Nature, Forensics, And The Struggle To Pinpoint Time Of Death
Basic Books, 9780738203362, 288pp.
Publication Date: January 1, 2001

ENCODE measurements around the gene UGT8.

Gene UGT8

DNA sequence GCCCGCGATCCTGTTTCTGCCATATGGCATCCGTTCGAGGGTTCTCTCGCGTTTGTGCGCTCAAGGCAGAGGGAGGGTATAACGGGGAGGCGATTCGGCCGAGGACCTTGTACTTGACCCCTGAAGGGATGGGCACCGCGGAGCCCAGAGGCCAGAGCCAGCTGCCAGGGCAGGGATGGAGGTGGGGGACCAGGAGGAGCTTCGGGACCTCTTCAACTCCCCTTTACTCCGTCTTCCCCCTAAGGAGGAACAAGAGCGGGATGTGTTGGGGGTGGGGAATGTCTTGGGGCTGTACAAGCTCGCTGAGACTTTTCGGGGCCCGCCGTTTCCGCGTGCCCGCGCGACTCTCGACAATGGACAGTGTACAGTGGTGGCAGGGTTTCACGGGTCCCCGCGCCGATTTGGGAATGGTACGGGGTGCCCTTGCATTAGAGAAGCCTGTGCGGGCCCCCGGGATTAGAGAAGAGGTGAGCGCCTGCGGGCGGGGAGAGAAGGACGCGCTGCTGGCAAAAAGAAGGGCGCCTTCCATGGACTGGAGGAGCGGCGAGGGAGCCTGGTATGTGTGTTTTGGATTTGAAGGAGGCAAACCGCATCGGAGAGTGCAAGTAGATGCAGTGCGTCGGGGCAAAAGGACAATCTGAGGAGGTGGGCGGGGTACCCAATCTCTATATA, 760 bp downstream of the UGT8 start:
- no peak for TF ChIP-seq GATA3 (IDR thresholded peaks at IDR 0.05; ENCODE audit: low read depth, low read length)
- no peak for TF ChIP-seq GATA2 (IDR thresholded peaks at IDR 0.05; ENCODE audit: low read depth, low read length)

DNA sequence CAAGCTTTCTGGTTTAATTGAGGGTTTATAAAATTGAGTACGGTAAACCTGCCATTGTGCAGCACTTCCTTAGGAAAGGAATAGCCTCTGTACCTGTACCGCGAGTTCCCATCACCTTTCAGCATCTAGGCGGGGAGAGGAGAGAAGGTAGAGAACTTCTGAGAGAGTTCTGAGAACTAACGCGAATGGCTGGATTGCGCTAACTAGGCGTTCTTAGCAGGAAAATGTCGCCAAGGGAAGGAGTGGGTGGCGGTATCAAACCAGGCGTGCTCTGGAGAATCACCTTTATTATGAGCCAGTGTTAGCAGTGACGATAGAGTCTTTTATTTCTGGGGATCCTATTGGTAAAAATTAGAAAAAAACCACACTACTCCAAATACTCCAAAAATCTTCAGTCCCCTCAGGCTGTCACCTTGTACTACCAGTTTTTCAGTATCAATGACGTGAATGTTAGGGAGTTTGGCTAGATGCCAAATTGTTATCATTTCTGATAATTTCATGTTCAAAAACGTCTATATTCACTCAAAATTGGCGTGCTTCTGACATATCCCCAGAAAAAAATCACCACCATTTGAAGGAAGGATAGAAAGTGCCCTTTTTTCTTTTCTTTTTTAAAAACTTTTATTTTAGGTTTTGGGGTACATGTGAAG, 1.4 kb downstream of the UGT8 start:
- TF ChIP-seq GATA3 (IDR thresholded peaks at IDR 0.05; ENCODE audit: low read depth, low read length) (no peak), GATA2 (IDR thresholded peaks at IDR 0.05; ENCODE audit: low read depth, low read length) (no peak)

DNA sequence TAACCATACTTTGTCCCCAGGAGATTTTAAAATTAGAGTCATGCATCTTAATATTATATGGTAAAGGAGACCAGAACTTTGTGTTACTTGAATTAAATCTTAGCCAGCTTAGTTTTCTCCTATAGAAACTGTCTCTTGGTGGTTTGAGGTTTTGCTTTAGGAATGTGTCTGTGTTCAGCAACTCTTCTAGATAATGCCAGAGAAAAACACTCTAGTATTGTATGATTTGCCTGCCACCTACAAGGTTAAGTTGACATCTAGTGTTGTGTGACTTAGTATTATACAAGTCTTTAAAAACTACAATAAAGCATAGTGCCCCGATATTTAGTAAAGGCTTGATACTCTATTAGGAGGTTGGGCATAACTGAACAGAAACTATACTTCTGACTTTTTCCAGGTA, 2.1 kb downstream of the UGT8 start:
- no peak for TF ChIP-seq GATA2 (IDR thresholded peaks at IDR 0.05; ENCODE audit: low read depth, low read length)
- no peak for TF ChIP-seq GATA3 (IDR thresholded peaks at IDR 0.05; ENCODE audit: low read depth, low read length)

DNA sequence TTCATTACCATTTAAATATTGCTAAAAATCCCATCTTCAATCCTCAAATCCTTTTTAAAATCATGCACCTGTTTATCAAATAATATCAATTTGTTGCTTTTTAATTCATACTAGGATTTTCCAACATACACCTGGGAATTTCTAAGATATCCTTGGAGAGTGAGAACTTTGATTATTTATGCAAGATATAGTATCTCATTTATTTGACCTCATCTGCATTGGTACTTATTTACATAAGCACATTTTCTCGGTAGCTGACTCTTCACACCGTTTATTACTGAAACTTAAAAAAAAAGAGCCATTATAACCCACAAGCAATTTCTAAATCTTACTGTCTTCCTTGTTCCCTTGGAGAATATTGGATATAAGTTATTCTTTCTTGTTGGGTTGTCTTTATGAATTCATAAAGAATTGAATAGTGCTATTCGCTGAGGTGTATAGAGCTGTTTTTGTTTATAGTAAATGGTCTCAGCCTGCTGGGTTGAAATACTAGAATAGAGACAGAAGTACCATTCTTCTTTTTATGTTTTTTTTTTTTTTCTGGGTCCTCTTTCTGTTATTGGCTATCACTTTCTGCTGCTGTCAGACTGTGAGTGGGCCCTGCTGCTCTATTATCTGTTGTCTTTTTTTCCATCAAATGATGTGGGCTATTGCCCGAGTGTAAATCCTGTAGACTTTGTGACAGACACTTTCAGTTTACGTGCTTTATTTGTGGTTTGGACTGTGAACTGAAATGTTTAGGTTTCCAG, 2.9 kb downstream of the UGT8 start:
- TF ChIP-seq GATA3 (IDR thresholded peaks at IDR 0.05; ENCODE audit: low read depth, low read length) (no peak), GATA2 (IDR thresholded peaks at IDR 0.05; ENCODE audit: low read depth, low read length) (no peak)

When detectives come upon a murder victim, there's one thing they want to know above all else: When did the victim die? The answer can narrow a group of suspects, make or break an alibi-even assign a name to an unidentified body. But outside the fictional world of murder mysteries, time-of-death determinations have remained infamously elusive, bedeviling forensic pathologists throughout history. Scientists are doing their best to right this situation, using DNA testing and other high-tech investigative methods. But as Jessica Snyder Sachs argues in Corpse, this is one case in which nature might just trump technology: plants, chemicals, and insects found near the body are turning out to be the fiercest weapons in our crime-fighting arsenal. In this highly original book, Sachs accompanies an eccentric group of entomologists, anthropologists, and botanists-a new kind of biological "Mod Squad"-on some of their grisliest, most intractable cases. She also takes us into the courtroom, where "post-O.J." forensic science as a whole is coming under fire and the new multidisciplinary art of forensic ecology is struggling to establish its credibility. Corpse is the fascinating story of the 2000year-old search to pinpoint time of death. It is also the terrible and beautiful story of what happens to our bodies when we die.